Observations of the implementation of the new-self consent procedures for the HPV vaccination programme; interviews and focus groups to find out views and experiences of the new self-consent procedures for the HPV vaccination programme from the perspectives of young women, their parents/carers, school staff and healthcare professionals; analysis of routinely collected data concerning HPV vaccination uptake in two local authorities.
Primary outcome measure
% change of HPV vaccination programme uptake before and after implementation of self-consent procedures
Secondary outcome measures
1. % change in HPV vaccination programme uptake in intervention site in comparison to comparison sites
2. Barriers and facilitators to implementation of self-consent procedures from perspectives of young women, parents, immunisation nurses and school staff
Overall trial start date
Overall trial end date
Reason abandoned (if study stopped)
Participant inclusion criteria
1. Young women who were involved in the new self-consent procedures for the HPV vaccination programme at a participating school
2. Parents/carers of young women who were involved in the new self-consent procedures for the HPV vaccination programme at a participating school
3. Healthcare professionals involved in the delivery of the HPV vaccination programme at participating schools
4. Key school staff involved in the delivery of the HPV vaccination programme at participating schools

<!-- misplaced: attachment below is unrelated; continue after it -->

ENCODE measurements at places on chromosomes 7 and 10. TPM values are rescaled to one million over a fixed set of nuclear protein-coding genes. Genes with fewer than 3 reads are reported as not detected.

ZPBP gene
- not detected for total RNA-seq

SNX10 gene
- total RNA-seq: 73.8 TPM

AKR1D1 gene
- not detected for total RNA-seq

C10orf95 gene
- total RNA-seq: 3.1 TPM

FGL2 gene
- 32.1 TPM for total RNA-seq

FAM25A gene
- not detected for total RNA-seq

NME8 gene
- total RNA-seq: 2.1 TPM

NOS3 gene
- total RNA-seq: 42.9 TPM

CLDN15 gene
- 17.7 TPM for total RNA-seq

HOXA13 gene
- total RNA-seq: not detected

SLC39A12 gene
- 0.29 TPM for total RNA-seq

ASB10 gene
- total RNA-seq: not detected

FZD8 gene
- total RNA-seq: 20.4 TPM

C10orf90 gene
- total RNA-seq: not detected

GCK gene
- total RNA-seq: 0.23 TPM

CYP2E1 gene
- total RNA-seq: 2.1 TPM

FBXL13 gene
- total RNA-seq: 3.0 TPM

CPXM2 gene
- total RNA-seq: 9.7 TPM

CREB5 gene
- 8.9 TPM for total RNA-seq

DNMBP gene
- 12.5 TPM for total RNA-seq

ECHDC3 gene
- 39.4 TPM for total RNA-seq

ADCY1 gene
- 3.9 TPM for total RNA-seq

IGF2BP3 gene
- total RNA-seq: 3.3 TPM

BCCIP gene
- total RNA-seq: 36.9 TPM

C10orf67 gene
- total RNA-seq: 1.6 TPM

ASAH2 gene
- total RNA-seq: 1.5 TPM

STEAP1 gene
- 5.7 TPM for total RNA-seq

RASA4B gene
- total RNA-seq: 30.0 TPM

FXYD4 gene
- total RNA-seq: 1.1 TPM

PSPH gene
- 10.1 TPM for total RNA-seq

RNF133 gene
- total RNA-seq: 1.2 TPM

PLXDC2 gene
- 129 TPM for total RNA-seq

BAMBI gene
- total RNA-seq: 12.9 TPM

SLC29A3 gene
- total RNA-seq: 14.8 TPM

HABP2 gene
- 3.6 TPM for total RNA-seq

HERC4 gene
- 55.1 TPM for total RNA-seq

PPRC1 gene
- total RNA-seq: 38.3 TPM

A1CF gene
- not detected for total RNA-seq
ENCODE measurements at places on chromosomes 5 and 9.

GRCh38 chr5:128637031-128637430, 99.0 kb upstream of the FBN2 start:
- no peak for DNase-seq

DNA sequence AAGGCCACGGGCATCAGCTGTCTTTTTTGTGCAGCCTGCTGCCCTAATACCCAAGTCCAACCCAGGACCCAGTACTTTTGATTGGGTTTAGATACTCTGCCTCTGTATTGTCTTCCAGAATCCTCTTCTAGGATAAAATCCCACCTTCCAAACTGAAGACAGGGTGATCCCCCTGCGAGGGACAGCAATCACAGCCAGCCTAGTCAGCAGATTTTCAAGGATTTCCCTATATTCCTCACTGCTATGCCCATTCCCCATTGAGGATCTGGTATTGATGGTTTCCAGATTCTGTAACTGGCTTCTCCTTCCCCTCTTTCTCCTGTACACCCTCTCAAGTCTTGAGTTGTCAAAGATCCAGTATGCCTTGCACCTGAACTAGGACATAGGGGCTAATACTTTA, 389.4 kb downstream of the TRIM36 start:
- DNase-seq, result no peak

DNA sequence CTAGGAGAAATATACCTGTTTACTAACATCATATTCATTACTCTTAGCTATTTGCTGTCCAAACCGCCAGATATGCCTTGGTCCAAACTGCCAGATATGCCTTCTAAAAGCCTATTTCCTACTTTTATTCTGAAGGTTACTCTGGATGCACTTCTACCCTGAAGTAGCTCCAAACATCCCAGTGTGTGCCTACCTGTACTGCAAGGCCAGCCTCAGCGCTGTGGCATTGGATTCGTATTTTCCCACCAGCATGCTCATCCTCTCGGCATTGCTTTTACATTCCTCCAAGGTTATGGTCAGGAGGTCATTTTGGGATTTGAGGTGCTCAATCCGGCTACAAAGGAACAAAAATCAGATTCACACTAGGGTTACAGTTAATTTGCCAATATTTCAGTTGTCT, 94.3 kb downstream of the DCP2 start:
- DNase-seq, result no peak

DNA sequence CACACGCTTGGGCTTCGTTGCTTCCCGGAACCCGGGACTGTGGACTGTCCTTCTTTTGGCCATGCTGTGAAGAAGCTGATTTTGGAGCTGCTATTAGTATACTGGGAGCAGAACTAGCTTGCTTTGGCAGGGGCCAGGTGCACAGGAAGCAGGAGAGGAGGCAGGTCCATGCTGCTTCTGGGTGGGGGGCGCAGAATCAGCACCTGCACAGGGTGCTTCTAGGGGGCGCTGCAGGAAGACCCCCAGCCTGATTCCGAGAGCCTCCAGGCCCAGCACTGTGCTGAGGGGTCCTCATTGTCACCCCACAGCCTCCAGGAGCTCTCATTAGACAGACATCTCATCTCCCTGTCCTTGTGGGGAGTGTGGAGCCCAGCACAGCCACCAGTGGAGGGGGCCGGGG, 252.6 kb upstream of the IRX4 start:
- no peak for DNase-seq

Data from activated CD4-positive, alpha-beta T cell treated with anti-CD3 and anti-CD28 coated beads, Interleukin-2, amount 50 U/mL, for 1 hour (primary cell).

Target number of participants
Participant exclusion criteria
1. Participants who do not have capacity to provide informed consent/assent
2. Participants who are unable to communicate in English
Recruitment start date
Recruitment end date
Countries of recruitment
Trial participating centre
Bristol Medical School, University of Bristol
Canynge Hall 39 Whatley Road
University of Bristol
+44 (0)117 331 7130
Research for Patient Benefit Programme
NIHR Research for Patient Benefit Programme, RfPB
Funding Body Type
Funding Body Subtype
Results and Publications
Publication and dissemination plan
The trialists will disseminate this research to the academic community, practitioners and stakeholders.
For the academic community they plan to submit at least two open-access peer reviewed publications including the systematic review of available literature on self-consent for adolescents, and the results of the study. They will also disseminate the results to at least one national and one international conference. For practitioners they will complete a report of their findings and disseminate the results through practitioner conferences and events e.g. the South West Regional public health conference.
The trialists will also hold a stakeholder event to which we will invite school nurses, school staff, parents and young people. This will be an opportunity to discuss self-consent for young people, and the potential barriers and facilitators.
School nurses will be actively encouraged to be involved in the dissemination activities, and findings from the study will also be disseminated through appropriate websites and social media. The final report of the study will also provide an opportunity for further dissemination.
IPD sharing statement
The trialists cannot share the full datasets because they are working on an NHS dataset and the interview data is of a sensitive nature. However, they will consider reasonable requests to share anonymised non-sensitive data arising from the study. Requests can be made to Dr Suzanne Audrey.
Intention to publish date
Participant level data
Available on request
Basic results (scientific)
2018 protocol in: https://www.ncbi.nlm.nih.gov/pubmed/29502095